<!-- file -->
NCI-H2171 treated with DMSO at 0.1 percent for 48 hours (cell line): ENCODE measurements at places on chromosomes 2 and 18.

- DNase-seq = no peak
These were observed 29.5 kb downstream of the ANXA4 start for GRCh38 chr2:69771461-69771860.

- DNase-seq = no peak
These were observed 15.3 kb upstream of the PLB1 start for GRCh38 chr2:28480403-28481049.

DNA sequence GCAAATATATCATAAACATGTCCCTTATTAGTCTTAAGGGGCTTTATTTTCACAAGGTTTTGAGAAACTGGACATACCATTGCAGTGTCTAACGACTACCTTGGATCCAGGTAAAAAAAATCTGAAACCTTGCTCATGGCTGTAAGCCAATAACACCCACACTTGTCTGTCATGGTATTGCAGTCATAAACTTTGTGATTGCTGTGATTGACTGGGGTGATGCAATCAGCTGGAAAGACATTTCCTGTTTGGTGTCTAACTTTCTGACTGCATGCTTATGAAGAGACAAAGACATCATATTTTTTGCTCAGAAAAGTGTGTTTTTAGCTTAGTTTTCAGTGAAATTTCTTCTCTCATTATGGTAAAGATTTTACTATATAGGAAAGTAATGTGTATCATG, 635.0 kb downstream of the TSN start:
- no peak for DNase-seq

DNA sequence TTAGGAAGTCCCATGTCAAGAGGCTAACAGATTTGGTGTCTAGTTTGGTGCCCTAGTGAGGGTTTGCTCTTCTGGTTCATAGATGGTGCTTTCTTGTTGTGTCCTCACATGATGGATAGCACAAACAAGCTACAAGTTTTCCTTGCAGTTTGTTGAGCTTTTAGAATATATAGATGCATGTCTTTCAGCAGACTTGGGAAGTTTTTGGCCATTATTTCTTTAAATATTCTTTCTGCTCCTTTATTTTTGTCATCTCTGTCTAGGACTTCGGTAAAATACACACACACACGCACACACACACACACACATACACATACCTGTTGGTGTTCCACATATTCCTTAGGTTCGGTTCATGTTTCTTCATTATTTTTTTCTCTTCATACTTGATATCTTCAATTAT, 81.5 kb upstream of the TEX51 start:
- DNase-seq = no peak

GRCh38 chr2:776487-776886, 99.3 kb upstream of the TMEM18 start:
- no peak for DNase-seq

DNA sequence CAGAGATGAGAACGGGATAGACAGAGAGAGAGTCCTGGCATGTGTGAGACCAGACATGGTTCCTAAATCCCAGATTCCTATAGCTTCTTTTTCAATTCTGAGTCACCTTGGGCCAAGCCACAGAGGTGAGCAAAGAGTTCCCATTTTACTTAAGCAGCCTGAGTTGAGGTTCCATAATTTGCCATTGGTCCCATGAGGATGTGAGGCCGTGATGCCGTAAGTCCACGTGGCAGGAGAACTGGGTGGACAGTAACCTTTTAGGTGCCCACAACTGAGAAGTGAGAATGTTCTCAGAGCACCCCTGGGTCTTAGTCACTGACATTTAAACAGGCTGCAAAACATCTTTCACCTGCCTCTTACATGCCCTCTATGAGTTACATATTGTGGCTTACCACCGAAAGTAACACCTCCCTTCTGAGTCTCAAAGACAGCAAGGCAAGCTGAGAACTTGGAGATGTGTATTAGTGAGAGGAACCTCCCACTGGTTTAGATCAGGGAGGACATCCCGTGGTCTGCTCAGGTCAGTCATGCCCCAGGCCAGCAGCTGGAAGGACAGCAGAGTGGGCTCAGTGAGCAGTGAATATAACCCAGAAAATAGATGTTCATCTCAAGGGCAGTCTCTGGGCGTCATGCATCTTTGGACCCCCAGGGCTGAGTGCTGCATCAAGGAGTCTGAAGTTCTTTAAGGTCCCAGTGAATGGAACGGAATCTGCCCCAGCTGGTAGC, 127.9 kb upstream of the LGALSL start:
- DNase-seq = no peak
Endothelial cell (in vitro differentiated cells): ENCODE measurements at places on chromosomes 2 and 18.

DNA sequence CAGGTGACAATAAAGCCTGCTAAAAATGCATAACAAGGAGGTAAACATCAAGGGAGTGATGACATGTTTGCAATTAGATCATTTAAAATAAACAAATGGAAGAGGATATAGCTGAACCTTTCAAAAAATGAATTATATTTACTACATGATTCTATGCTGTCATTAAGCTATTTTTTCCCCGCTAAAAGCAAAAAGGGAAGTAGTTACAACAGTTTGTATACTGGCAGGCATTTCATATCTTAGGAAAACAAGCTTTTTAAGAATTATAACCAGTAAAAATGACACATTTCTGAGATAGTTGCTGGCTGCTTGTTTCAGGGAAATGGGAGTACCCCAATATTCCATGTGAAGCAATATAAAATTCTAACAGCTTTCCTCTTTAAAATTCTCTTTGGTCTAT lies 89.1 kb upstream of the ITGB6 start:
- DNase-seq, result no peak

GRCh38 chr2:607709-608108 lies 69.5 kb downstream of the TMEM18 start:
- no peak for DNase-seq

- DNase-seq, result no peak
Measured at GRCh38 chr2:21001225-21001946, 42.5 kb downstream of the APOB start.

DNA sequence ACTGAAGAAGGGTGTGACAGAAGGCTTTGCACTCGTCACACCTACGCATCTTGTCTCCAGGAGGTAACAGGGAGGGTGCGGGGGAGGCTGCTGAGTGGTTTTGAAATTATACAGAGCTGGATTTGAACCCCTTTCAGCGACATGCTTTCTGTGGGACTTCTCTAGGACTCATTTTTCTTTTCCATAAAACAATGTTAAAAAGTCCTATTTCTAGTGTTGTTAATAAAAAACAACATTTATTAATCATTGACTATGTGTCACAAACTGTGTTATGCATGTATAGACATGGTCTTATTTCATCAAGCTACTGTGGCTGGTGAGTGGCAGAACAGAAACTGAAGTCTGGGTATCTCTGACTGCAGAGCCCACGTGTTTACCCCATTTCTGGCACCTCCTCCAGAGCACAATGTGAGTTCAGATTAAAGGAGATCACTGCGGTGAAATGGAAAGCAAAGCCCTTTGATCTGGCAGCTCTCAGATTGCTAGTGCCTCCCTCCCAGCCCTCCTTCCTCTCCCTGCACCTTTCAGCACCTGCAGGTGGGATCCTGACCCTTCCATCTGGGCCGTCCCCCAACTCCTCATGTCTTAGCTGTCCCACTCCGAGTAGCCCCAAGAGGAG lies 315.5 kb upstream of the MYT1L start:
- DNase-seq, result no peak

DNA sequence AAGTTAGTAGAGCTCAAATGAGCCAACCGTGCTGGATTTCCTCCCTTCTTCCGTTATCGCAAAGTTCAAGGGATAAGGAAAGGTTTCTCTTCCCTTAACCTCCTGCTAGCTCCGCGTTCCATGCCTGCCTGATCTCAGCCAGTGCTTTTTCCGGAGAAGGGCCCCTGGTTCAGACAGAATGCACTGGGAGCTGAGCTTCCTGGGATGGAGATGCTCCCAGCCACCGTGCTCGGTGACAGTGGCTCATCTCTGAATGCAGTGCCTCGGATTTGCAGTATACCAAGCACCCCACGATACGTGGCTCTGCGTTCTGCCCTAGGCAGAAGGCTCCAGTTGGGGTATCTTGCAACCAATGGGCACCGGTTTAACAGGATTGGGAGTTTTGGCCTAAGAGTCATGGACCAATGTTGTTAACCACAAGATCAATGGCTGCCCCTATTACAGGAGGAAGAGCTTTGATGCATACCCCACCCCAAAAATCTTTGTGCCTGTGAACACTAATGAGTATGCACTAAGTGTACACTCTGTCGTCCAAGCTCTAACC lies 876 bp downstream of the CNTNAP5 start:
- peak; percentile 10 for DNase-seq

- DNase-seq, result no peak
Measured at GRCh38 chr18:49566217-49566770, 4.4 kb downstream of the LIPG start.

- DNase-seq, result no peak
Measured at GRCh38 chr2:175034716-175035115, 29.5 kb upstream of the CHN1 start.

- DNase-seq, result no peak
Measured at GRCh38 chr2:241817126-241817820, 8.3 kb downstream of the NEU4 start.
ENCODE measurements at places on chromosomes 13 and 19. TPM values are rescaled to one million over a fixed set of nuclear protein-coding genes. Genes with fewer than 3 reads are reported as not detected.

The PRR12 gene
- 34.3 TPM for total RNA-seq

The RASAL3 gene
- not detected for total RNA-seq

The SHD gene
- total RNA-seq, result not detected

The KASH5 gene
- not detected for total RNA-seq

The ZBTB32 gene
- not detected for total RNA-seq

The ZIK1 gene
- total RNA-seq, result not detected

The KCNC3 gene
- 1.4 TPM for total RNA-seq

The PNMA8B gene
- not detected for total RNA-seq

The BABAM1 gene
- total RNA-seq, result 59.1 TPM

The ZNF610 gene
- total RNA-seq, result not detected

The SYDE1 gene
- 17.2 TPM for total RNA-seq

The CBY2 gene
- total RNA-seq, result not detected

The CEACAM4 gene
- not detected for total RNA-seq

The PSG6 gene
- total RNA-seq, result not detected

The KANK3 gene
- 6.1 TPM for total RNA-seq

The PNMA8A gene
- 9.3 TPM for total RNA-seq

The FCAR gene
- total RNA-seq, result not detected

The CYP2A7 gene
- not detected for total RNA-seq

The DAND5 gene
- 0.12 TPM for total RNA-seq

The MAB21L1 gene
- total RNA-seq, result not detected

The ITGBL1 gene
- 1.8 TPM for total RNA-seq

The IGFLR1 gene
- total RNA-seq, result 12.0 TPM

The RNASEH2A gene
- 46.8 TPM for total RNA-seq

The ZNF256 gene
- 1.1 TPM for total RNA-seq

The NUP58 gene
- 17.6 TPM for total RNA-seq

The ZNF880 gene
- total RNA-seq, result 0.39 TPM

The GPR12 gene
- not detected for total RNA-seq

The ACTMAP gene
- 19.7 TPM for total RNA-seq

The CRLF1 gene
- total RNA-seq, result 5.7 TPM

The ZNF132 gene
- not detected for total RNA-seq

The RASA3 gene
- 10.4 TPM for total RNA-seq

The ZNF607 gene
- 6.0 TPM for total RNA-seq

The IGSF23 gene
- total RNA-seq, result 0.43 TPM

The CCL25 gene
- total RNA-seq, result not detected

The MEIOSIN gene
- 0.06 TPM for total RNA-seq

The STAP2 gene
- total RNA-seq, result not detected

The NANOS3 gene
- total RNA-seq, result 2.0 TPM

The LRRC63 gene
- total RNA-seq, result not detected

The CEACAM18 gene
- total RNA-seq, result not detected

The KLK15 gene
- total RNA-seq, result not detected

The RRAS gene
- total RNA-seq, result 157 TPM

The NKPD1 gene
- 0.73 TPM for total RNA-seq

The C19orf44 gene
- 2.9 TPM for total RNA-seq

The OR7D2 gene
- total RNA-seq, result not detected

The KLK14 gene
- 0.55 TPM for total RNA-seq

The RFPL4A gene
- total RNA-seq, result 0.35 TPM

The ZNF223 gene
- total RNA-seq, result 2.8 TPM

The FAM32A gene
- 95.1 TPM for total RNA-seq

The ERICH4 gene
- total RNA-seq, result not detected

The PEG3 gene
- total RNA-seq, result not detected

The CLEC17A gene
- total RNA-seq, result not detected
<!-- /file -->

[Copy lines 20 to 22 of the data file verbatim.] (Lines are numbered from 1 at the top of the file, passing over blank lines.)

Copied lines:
Measured at GRCh38 chr2:21001225-21001946, 42.5 kb downstream of the APOB start.

DNA sequence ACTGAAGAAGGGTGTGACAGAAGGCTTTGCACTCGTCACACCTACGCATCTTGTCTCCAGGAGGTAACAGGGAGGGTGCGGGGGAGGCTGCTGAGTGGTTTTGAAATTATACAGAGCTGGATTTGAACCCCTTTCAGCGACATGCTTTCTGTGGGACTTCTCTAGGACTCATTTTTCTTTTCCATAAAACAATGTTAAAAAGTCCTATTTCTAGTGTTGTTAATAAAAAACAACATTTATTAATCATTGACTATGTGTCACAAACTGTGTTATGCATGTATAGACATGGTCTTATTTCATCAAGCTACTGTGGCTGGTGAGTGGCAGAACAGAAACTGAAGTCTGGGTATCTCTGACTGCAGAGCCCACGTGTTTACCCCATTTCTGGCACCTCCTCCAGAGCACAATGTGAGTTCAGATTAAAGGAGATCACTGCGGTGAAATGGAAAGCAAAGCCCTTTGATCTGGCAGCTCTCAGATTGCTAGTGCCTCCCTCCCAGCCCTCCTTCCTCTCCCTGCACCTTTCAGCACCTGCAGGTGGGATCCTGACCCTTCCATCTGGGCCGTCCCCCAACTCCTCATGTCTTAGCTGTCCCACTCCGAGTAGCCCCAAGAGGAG lies 315.5 kb upstream of the MYT1L start:
- DNase-seq, result no peak